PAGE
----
When I was in third grade my teacher gave me this 525-page book as a gift. It’s tattered and broken now because I’ve read it many times and because it’s followed me through my life. I thought it was too hard to read and too long at first. I was only eight. But now I see that I loved it so much because it gave me hope and because it showed me how to have a voice.

I was afraid of Mrs. Rarick at the time, but now I wonder if she knew I needed this book, and was being especially kind. Maybe. Thank you, Mrs. Rarick.

Loved being in the New York Times last Monday

Considering the lousy reason I am mentioned in this article, it all worked out pretty well. Wells Fargo gave me back the money a fraudster tricked me out of, I experienced what it is like to be interviewed by a New York Times reporter, and I had the fun of working with a very cool photographer.

Stacy Cowley, the reporter, was so easy to work with, actually sending me a draft of her story about a week beforehand and asking for corrections which she actually took. Take a look, she’s a creative writer too. http://stacycowley.com/

Then they sent a photographer from two hours away, to my house, to take about a hundred pictures of me, suddenly, two days before the story was to run. I essentially had a professional portrait shoot without the fee, and have access to some pretty terrific photos for my someday book jacket. Here’s his website. The unusually great shots he took made perfect sense when I discovered he’d done photos for Newsweek, Time and Teen Vogue to name a few.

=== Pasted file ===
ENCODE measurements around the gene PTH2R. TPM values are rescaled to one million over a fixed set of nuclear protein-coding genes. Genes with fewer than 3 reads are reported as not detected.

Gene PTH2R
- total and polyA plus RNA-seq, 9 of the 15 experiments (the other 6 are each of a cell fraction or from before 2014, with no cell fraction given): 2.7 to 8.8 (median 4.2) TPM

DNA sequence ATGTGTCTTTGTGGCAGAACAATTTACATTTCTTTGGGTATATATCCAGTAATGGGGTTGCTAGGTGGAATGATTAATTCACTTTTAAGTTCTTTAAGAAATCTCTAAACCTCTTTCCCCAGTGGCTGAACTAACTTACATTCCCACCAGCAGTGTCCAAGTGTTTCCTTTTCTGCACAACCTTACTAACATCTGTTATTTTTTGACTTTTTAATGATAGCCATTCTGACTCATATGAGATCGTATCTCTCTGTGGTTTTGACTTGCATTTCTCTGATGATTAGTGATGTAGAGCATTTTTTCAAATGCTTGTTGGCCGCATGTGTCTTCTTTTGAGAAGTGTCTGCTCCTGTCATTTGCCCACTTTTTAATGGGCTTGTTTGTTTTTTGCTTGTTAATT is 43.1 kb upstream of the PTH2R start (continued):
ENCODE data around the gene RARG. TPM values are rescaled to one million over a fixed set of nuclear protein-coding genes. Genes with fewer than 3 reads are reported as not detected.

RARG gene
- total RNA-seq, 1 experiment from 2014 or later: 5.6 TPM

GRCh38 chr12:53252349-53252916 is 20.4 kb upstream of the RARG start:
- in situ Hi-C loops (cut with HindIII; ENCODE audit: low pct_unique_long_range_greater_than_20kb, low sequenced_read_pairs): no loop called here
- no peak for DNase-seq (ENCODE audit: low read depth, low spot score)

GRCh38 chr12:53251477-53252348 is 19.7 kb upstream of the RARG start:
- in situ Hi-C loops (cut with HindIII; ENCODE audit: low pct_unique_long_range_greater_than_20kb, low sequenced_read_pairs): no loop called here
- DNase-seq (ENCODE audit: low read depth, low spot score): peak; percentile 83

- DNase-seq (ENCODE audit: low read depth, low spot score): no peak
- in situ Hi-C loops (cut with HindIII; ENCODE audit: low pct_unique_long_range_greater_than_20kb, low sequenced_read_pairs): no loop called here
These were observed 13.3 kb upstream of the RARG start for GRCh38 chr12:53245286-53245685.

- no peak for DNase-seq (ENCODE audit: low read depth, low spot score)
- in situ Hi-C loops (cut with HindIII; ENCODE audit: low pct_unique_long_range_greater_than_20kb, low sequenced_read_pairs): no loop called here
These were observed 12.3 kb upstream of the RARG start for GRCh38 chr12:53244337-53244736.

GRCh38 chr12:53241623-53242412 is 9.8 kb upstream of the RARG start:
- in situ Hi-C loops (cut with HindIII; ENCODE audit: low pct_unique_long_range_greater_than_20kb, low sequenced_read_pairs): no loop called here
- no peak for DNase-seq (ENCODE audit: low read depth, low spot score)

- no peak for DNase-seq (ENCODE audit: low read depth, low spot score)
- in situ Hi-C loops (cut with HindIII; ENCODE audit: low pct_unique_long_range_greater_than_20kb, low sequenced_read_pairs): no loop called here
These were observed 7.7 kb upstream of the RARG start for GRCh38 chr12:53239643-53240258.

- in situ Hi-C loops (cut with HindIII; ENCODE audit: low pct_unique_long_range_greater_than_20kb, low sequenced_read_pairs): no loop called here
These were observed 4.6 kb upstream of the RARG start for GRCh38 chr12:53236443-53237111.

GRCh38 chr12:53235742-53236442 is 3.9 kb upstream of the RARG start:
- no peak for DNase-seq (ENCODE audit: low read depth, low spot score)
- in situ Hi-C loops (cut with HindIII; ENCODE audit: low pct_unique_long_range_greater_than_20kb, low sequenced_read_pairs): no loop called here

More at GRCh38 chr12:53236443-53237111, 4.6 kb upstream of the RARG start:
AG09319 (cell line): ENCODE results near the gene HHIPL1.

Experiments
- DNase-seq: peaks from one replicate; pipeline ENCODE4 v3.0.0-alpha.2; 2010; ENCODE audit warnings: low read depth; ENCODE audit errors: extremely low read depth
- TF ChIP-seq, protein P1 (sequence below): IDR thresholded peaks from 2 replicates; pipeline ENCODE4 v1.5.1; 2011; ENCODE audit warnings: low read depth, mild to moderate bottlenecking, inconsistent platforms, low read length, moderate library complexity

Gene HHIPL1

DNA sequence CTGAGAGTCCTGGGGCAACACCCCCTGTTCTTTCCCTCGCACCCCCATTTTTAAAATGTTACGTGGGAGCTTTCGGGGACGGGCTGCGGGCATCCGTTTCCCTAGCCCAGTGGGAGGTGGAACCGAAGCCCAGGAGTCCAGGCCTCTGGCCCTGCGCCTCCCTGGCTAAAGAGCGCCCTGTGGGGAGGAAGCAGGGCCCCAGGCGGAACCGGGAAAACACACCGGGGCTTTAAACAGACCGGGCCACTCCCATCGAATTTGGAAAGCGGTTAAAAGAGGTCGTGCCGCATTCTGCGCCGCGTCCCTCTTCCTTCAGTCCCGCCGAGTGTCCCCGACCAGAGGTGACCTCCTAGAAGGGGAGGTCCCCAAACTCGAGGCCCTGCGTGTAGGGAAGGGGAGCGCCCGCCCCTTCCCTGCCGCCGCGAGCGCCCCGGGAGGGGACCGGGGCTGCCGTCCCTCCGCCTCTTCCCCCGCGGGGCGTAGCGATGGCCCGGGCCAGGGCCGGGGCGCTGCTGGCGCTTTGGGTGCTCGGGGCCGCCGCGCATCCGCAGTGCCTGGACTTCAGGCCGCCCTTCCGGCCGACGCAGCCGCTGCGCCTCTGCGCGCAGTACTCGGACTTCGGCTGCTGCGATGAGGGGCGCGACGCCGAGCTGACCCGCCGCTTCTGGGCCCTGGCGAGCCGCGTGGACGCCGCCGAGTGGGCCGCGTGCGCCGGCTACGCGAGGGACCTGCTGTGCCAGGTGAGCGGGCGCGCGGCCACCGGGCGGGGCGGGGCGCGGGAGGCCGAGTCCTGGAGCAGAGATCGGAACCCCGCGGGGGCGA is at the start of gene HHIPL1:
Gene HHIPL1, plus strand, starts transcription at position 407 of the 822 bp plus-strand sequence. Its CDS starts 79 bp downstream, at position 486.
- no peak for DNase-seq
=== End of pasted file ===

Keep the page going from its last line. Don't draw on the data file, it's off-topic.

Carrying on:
My former (and true) very weird job

Sometimes you just have to balance out the difficulties of being a grown up human being with a look at the absurdity of it all. Here’s a story I told recently at the West Chester Story Slam for the evening titled “It’s My Job.” Mine is about the time I worked as a research monitor for herpes studies. Watch out, it’s gets a little saucy in spots. See more of my stories on the video tab above.

Too bad I’ll be published in the New York Times soon


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One of these days shortly I’ll be showing up in the New York Times in a story about bank scams. Yes, I made some mistakes and landed at the local branch of my bank looking for help getting my account resecured. It was my son’s money that was taken and when he tweeted about it, a New York Times reporter, Stacy Cowley, who likes to write about Wells Fargo, contacted us and did an interview. Should show up in the financial section soon.

Turns out I’m on the cutting edge of scams relating to the latest banking feature, Zelle. It’s supposed to make it easy to move money out of your account, a bit like venmo or paypal, and I can tell you for sure, it was easy.

After failing to log into my bank account one day because I kept putting in the wrong password I got an email indicating the online access had been shut down due to too many false tries. If you want to reinstate your account click here and log in again, it said. I did that and thought nothing of it since I obviously was the one who had tried the multiple erroneous passwords. In my defense, I was trying to talk and enter my super-secure-confusing-and-difficult-to-remember password at the same time.